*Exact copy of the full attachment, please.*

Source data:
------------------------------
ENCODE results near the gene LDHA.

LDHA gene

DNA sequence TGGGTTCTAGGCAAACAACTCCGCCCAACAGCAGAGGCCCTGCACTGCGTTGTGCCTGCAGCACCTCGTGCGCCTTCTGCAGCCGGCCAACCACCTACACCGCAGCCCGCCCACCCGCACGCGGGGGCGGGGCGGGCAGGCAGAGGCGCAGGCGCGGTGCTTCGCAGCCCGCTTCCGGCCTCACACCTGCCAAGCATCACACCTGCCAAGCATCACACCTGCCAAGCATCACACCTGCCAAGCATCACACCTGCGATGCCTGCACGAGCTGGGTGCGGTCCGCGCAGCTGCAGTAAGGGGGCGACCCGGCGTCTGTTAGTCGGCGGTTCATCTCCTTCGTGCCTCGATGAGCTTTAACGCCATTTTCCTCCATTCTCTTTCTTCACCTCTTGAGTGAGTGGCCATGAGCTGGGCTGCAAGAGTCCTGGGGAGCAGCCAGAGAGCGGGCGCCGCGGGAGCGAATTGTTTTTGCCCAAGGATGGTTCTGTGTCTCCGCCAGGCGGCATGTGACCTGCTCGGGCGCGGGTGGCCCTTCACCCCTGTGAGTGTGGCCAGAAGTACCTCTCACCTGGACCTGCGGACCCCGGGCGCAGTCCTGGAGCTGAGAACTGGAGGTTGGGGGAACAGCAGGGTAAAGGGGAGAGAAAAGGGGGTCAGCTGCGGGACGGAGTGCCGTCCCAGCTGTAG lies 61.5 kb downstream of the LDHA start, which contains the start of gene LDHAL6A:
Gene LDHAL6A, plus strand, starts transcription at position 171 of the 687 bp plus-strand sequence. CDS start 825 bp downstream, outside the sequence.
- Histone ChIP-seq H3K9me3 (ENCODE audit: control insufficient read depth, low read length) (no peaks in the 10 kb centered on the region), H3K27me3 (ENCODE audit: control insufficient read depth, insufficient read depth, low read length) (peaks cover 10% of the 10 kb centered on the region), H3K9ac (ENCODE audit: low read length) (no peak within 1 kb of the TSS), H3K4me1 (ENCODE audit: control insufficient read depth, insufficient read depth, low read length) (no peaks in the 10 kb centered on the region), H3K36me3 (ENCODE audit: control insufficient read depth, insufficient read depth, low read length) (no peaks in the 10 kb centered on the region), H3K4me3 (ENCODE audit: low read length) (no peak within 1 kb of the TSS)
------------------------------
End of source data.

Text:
ENCODE results near the gene LDHA.

LDHA gene

DNA sequence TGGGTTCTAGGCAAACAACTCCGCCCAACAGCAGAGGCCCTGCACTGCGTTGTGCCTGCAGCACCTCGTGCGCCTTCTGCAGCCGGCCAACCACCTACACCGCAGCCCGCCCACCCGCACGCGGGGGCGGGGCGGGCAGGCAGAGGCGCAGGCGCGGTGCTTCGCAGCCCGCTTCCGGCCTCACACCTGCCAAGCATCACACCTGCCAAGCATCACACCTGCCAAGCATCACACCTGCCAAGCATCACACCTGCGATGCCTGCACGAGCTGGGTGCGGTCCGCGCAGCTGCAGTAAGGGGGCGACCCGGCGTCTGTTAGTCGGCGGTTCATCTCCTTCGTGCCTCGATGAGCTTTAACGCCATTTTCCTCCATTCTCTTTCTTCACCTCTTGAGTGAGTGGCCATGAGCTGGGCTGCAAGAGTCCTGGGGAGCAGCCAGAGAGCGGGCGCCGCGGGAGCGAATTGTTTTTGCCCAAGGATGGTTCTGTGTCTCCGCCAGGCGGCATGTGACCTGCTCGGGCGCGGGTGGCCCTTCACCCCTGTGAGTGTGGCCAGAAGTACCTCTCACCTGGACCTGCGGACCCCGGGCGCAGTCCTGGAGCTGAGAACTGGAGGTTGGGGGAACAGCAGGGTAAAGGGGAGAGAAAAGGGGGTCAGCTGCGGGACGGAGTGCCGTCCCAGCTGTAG lies 61.5 kb downstream of the LDHA start, which contains the start of gene LDHAL6A:
Gene LDHAL6A, plus strand, starts transcription at position 171 of the 687 bp plus-strand sequence. CDS start 825 bp downstream, outside the sequence.
- Histone ChIP-seq H3K9me3 (ENCODE audit: control insufficient read depth, low read length) (no peaks in the 10 kb centered on the region), H3K27me3 (ENCODE audit: control insufficient read depth, insufficient read depth, low read length) (peaks cover 10% of the 10 kb centered on the region), H3K9ac (ENCODE audit: low read length) (no peak within 1 kb of the TSS), H3K4me1 (ENCODE audit: control insufficient read depth, insufficient read depth, low read length) (no peaks in the 10 kb centered on the region), H3K36me3 (ENCODE audit: control insufficient read depth, insufficient read depth, low read length) (no peaks in the 10 kb centered on the region), H3K4me3 (ENCODE audit: low read length) (no peak within 1 kb of the TSS)